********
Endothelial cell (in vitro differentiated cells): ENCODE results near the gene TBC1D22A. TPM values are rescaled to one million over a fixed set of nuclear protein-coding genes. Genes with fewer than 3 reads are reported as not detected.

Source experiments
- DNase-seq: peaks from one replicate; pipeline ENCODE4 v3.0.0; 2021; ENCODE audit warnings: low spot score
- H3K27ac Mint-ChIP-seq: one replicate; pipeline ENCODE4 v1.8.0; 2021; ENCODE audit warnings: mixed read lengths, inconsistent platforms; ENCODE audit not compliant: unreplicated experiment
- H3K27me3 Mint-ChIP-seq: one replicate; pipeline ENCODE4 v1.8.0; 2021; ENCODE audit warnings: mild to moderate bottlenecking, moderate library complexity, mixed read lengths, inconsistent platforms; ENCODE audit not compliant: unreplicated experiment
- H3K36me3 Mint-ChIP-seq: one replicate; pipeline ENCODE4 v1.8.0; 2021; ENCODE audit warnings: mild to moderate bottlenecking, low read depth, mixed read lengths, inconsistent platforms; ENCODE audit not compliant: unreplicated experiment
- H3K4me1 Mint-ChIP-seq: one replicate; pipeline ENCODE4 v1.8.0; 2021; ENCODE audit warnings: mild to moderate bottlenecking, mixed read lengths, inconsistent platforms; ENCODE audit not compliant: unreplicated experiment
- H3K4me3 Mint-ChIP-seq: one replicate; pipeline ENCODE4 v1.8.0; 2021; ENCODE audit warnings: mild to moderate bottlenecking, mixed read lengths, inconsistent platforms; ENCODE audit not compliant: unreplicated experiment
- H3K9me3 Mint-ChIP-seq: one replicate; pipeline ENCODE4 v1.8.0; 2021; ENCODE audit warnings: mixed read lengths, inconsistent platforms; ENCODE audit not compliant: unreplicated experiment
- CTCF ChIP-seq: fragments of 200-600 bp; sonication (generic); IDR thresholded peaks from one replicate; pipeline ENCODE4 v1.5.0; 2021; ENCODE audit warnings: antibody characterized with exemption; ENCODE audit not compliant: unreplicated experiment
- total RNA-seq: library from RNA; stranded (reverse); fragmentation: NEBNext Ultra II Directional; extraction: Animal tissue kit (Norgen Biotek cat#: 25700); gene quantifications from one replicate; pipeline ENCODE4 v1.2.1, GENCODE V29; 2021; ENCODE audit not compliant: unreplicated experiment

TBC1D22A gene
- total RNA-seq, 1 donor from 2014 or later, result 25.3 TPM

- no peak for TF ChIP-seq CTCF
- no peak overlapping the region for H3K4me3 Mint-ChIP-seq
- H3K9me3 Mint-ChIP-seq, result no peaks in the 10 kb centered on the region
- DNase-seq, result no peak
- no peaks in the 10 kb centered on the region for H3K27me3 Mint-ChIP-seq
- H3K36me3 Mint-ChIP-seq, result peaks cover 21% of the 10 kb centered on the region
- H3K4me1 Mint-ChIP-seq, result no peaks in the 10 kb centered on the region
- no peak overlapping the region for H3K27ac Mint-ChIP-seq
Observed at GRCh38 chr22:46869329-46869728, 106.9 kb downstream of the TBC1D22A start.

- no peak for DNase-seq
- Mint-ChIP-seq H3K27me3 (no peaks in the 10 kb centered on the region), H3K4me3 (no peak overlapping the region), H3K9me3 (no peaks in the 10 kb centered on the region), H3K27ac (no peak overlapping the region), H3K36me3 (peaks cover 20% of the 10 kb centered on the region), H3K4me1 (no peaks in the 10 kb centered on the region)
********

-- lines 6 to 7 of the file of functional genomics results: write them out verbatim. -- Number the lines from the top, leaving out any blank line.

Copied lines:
- H3K36me3 Mint-ChIP-seq: one replicate; pipeline ENCODE4 v1.8.0; 2021; ENCODE audit warnings: mild to moderate bottlenecking, low read depth, mixed read lengths, inconsistent platforms; ENCODE audit not compliant: unreplicated experiment
- H3K4me1 Mint-ChIP-seq: one replicate; pipeline ENCODE4 v1.8.0; 2021; ENCODE audit warnings: mild to moderate bottlenecking, mixed read lengths, inconsistent platforms; ENCODE audit not compliant: unreplicated experiment